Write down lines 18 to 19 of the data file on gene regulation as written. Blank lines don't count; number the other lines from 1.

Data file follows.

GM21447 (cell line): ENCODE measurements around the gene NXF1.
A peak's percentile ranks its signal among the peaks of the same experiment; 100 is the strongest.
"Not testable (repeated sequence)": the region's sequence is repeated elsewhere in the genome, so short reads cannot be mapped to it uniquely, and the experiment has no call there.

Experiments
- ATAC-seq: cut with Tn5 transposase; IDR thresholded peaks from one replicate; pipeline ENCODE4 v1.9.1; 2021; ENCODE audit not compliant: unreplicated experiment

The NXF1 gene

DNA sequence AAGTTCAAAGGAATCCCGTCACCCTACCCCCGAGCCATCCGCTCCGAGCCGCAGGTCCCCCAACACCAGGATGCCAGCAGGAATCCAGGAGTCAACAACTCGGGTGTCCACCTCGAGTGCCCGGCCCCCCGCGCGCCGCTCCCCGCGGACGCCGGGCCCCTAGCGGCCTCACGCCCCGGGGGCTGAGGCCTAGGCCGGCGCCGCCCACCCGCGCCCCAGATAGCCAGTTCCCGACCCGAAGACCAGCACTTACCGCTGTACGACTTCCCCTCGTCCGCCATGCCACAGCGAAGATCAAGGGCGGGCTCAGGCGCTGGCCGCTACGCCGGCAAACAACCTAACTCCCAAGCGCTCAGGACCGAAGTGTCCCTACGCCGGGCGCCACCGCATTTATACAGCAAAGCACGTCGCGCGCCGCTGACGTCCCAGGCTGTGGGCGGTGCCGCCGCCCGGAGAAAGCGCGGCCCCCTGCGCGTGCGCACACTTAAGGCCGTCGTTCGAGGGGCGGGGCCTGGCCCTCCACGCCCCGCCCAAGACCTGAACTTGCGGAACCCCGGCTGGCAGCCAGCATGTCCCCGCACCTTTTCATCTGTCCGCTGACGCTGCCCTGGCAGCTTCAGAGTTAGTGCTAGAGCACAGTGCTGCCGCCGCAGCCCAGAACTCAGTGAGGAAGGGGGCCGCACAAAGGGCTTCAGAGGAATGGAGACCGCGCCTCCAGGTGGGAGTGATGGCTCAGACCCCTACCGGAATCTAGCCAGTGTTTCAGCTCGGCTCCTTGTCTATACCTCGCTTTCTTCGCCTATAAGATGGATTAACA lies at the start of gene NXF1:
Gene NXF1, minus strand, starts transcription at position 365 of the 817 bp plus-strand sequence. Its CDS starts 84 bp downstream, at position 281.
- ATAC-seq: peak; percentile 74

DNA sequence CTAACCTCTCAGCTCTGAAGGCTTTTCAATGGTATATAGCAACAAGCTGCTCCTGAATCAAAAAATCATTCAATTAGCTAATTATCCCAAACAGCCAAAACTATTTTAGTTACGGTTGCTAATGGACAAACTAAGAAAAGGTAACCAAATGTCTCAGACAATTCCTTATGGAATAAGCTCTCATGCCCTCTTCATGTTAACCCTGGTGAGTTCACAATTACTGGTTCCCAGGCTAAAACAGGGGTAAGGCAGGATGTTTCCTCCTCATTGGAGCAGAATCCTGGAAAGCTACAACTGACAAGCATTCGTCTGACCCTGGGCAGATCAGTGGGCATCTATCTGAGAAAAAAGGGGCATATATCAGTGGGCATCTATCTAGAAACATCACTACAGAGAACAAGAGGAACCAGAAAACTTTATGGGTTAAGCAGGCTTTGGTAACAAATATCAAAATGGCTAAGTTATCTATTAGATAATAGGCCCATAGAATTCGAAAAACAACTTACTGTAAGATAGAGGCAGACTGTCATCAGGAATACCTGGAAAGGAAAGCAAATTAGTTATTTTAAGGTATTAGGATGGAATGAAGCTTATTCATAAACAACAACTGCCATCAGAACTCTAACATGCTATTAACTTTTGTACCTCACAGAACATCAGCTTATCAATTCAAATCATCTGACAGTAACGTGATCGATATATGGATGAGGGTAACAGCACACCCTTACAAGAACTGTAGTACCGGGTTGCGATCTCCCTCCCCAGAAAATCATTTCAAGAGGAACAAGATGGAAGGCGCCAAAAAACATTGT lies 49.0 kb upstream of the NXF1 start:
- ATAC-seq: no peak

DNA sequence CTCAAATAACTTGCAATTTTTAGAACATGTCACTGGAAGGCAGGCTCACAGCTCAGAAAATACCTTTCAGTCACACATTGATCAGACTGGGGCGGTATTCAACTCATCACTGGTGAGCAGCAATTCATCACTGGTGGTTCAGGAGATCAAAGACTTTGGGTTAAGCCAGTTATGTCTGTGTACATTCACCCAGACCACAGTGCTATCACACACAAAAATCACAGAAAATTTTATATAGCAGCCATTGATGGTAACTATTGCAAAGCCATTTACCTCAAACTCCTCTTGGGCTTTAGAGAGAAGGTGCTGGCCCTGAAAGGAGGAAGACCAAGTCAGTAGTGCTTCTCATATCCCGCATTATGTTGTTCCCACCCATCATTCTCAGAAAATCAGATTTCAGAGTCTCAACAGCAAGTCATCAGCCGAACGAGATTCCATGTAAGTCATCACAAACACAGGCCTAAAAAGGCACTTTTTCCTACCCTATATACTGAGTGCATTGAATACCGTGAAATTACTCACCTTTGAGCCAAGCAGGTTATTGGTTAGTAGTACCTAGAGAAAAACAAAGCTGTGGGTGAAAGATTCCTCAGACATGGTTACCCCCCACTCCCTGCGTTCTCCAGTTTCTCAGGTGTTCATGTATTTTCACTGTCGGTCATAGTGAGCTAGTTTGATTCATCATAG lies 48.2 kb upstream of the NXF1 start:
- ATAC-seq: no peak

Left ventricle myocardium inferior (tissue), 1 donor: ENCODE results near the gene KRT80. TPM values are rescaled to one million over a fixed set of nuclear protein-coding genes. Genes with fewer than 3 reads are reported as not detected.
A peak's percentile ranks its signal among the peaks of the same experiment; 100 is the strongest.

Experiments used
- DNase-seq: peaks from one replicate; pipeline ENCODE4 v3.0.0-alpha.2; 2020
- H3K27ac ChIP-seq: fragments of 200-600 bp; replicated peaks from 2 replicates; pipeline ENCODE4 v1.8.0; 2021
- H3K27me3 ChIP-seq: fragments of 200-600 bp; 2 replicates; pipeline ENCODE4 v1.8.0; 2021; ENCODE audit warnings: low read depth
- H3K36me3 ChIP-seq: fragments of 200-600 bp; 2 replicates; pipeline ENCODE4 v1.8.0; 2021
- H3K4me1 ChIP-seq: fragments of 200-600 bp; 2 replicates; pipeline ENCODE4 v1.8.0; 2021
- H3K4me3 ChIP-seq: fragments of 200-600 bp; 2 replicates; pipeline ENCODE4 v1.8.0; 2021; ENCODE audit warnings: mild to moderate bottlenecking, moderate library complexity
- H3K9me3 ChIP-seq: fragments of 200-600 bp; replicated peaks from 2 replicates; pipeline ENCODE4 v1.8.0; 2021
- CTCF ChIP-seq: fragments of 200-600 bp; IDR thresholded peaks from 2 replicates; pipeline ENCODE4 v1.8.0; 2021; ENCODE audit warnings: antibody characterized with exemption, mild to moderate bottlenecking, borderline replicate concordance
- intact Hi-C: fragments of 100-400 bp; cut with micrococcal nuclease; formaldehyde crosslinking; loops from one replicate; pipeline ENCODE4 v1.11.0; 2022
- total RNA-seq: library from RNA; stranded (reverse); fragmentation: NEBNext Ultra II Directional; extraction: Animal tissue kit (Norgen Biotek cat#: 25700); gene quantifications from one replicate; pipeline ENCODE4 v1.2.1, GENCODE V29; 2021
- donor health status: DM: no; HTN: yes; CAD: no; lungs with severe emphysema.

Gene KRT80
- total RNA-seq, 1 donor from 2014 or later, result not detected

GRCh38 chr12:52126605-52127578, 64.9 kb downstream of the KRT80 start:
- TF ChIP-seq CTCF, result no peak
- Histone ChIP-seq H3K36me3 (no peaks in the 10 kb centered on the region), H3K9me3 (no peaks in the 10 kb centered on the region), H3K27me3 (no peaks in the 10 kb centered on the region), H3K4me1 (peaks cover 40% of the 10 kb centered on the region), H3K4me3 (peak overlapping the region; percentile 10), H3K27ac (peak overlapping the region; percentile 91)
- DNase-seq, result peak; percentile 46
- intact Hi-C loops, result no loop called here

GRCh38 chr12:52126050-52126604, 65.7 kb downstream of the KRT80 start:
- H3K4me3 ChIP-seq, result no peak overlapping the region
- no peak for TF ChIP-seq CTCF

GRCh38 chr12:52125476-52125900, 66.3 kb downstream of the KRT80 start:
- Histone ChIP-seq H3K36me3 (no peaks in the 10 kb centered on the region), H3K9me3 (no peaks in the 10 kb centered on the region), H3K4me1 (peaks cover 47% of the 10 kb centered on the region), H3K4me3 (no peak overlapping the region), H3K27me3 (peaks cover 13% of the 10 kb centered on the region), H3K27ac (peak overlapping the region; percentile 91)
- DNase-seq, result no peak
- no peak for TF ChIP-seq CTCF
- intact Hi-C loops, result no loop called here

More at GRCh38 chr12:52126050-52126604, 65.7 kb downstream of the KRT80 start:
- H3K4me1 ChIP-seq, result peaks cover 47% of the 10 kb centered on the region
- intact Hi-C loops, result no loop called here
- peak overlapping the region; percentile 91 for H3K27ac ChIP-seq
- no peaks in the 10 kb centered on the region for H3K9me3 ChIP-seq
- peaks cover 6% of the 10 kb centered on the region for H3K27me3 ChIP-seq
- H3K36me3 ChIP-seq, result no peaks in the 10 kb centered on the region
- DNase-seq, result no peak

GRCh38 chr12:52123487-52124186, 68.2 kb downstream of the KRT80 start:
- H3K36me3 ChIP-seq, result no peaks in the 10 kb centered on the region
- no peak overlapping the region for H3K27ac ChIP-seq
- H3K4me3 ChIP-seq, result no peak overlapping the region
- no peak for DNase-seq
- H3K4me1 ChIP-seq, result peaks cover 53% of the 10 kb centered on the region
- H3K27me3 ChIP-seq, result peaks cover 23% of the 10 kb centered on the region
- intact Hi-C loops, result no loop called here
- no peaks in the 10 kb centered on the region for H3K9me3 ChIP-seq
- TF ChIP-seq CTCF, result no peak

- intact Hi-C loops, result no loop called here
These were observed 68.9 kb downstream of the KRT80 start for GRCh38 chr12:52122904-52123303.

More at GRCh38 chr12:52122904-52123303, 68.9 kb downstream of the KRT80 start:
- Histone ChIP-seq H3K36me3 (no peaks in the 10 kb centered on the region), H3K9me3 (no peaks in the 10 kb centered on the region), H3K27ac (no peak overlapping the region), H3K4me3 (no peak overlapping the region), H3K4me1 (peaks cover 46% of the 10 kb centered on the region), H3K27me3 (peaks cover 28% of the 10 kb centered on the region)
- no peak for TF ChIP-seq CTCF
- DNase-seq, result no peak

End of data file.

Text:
- H3K27ac ChIP-seq: fragments of 200-600 bp; replicated peaks from 2 replicates; pipeline ENCODE4 v1.8.0; 2021
- H3K27me3 ChIP-seq: fragments of 200-600 bp; 2 replicates; pipeline ENCODE4 v1.8.0; 2021; ENCODE audit warnings: low read depth